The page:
Humble Beginnings - Chapter 1

Caution: This Romantic Sex Story contains strong sexual content, including Ma/Fa, Romantic, Fiction, .

Desc: Romantic Sex Story: Humble Beginnings - Chapter 1 - Evolving story of a rich man and a worthy candidate for US Senate. Event-driven, rather than character-driven. Sex will come in the sequel.

It all started with an e-mail invitation to a fundraiser for Barbara Roberts, Democratic Senate candidate in my district. I usually didn't pay too much attention to politics, but I knew the Senate hung in the balance this election, and we were faced here in state with a three-way race: Roberts, Dufus (That's what I called him, the Republican), and Stanton, a so-called Independent. He had been governor of the state many years back as a Democrat, but was now filthy rich so who knew where his loyalty lay. Well, I was filthy rich as well, so what am I bitching about? I guess it's all where your loyalties lie.

It was many weeks to the election. I just had to check this out. I had made a lot of money in the high tech biz, and sometimes it was fun to play around with a few of those bucks.

The address for the event was in a swash neighborhood, Cape Mary, close to the Atlantic. I was familiar with the area as I loved to cruise on my Harley through the rich neighborhoods to appreciate the architecture. Many of the homes had been built in the very early 1920's, some even older.

It began to feel like this might be a nice way to spend a Saturday night. I didn't go out often, and worked at home, so a little break would be welcome. I clicked the RSVP link on the e-mail and completed the form that popped up after that. $50 seemed reasonable for the price of admission, and I filled out the credit card info and was done. And committed. I never waste money. I was going to be there Saturday night. Supporting a Democrat.

I'm an Independent. My mother brought me up that way. Vote for the candidate, not the party, she would say. My father, being a machinist, was a staunch Democrat and would never vote any other way. I early on asked my mother how she voted in an election, and she would say, "That's my private privilege. My vote is my secret." I now suspect that my mother and father cancelled each other out on some elections, but that's the way it was. And is.

The little attention I had paid to the elections had touched on Barbara Roberts. Dufus was just a total retard, and I didn't think she had anything to worry about him. Stanton was another matter. Roberts was pro-women's rights, and supported the state ballot measure to legalize gay marriage. I was cool with that. Stanton wasn't.

He had begun running some very nasty t.v. ads, sort of intimating that Roberts wasn't totally "straight" about all of this (hint hint), and what the people of the state needed was a person of objectivity, and foresight (guess whose?). The polling numbers, which had been favoring Roberts, had started to reverse. It was the least I could do to show up at the party.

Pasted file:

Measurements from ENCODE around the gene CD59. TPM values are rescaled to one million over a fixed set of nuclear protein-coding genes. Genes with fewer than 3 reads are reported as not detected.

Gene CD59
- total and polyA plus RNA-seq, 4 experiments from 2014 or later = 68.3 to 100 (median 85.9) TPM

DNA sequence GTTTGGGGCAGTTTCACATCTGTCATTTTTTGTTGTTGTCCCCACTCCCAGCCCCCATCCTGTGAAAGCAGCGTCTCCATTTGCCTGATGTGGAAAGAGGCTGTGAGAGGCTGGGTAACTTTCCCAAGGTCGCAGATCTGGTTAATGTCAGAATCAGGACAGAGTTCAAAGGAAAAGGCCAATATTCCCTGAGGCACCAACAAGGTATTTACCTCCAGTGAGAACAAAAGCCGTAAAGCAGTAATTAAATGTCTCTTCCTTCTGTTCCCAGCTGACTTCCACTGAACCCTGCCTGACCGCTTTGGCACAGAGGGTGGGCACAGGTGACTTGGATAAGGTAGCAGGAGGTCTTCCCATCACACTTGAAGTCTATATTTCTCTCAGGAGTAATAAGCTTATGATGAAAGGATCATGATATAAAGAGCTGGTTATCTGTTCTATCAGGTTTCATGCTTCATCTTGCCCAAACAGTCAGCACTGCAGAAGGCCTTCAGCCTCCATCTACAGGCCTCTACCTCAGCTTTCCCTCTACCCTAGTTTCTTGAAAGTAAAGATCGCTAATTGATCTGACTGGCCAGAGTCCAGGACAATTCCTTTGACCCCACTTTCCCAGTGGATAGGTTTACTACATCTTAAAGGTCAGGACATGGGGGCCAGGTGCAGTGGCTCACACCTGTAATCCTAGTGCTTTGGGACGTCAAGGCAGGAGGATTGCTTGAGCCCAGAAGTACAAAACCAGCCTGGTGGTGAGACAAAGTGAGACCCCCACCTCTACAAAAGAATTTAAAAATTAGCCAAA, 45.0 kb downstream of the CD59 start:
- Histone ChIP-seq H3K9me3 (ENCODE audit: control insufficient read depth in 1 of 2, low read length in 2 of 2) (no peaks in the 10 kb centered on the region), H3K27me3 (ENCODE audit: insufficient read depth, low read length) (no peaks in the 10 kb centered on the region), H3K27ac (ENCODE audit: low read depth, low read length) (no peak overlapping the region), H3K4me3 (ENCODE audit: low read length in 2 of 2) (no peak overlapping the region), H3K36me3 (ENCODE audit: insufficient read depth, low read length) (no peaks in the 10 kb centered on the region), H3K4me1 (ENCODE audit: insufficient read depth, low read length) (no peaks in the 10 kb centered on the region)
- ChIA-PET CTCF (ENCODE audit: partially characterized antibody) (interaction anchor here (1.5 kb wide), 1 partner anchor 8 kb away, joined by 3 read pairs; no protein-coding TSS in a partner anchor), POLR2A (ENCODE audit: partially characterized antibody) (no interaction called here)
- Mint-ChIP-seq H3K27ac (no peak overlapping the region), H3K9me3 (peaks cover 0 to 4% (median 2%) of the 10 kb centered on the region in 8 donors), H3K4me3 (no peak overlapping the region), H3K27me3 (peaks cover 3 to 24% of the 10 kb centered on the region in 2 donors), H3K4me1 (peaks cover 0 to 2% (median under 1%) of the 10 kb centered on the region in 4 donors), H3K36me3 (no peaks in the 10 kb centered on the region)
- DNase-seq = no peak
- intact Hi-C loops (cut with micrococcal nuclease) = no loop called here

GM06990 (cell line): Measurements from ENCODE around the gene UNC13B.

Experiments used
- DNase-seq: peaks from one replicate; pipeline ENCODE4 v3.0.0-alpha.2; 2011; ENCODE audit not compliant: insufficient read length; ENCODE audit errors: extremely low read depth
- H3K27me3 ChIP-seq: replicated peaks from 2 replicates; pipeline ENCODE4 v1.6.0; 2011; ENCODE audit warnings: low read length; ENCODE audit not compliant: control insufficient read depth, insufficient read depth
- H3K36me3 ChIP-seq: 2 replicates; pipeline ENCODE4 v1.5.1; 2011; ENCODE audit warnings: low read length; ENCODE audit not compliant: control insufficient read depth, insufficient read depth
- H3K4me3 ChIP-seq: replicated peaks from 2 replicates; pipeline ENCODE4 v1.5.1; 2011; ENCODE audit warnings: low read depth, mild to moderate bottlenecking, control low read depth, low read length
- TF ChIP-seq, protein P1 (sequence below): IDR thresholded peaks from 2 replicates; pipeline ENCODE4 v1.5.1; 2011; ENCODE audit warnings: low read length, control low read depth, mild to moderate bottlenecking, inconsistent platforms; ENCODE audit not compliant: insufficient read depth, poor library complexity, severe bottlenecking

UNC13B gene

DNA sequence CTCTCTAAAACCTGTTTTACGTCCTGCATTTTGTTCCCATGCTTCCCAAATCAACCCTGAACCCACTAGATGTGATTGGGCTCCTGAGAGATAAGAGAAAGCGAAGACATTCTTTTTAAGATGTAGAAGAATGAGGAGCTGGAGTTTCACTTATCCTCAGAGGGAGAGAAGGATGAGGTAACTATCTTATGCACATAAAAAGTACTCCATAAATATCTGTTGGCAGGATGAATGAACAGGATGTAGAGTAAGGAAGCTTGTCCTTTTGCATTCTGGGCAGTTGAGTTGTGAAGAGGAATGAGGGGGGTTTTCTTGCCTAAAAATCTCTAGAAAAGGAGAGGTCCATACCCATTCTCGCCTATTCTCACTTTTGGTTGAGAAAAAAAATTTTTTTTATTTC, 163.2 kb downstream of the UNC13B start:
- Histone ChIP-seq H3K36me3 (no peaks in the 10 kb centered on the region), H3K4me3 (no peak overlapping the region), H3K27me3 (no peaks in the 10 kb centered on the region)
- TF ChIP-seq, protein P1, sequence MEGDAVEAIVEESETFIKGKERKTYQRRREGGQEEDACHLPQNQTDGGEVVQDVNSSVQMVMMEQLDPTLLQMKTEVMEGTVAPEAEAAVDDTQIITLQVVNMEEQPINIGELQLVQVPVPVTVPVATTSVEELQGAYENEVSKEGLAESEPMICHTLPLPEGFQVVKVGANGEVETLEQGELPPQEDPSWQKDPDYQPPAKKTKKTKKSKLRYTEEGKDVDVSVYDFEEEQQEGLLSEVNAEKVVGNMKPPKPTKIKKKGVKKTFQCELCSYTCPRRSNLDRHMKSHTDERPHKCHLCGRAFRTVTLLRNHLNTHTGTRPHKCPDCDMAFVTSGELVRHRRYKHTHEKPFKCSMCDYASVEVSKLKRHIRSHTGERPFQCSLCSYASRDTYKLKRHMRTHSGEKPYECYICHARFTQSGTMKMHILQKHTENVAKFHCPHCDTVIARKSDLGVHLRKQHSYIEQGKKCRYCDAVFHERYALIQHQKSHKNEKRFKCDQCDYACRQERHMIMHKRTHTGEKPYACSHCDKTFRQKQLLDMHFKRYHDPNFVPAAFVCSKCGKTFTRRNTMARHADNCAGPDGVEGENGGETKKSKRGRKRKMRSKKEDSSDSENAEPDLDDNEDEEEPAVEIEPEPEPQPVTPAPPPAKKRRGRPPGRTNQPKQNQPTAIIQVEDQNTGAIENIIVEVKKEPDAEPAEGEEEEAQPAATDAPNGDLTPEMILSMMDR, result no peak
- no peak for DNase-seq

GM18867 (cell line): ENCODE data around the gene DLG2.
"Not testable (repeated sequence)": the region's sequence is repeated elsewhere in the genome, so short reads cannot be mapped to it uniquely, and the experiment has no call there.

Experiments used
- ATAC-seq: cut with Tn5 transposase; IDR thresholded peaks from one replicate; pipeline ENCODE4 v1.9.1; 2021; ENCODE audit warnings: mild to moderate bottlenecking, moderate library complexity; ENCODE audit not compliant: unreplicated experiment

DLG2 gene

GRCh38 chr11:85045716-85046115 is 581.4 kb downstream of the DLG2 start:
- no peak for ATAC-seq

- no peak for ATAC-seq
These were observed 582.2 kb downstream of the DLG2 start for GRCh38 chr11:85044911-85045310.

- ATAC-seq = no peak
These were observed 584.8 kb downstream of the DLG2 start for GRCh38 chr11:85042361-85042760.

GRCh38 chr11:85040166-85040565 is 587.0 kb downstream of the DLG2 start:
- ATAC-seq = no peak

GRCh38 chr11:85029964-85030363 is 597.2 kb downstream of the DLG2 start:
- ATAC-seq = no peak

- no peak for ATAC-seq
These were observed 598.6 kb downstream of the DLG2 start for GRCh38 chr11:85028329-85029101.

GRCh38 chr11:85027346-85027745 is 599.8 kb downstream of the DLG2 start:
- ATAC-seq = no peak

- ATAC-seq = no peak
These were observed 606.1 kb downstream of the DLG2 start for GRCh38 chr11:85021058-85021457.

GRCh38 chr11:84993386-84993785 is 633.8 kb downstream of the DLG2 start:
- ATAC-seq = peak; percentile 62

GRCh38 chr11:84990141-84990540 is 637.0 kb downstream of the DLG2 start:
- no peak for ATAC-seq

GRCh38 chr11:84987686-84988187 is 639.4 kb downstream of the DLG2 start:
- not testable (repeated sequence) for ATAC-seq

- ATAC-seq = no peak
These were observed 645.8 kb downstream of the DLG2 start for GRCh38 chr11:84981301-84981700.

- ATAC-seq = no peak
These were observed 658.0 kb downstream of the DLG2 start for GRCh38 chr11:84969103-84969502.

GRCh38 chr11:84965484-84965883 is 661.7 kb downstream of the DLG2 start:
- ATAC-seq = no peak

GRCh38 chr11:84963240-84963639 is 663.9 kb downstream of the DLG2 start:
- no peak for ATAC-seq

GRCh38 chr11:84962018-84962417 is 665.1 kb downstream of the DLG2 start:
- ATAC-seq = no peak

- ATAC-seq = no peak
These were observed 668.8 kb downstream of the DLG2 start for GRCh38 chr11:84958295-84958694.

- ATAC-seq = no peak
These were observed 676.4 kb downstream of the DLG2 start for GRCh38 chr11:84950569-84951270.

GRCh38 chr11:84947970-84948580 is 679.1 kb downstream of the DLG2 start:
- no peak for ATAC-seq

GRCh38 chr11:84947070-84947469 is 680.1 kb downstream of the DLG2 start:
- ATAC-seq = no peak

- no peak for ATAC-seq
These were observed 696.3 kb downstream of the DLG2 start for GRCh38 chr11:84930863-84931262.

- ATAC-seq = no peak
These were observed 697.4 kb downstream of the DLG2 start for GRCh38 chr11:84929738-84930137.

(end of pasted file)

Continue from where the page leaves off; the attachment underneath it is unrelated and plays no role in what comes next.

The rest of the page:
Saturday, I went into the garage to decide what I would take to the ball, so to speak. First was a '57 Thunderbird, Cherry Red. Second was a MGA '62, British Racing Green. Third was a Hyundai Sonata, Silver, top of the line. Hmm ... choices, choices. What was I trying to convey when I got there? That settled it on the Sonata. Classy, but not show-off-ish. Much.

I drove across the Lee River Bridge toward Cape Mary and thanks to GPS found my way to the location of the fundraiser. I'd say "home," but the place was huge. More like a hotel or very large B&B. It was an Italianate design, with a lovely tower rising from the front façade. This layout provides substantial open space inside, and I was anxious to see the interior.

I pulled up in front and a valet took my car as I walked up to the broad entrance. There were likely over 100 people there already and it was still early. At the door, an attendant checked my name off against a roster and gave me a pass to keep handy should anyone question my presence.

He explained that the bar was in the left chamber, the buffet was in the right, and the assembly hall where Ms. Roberts would be speaking was directly ahead.

"And what time will she speak?"

"Seven o'clock."

"Thank you. I look forward to her remarks."

He gave me a half-smile, as if to both reward me for my compliment and warn me to not get too complimentary.

After I had walked on along the hall, I decided to take a left turn to the bar, and asked for a gin and tonic. There were a number of couples in the room, chatting and sipping. I stayed at the bar and nursed my G&C, just observing. Someone nudged my shoulder. "Peter! What are you doing here? I thought political shingdigs were at the bottom of your bucket list."

"Well, Walt, what a surprise. I'd always taken you for a conservative, yet here you are!" Walt was an acquaintance from the Continental Club, a private gathering place for the city's elite. He and I had had many interesting conversations there during social events, bantering about our different political persuasions, economic views and general social outlooks.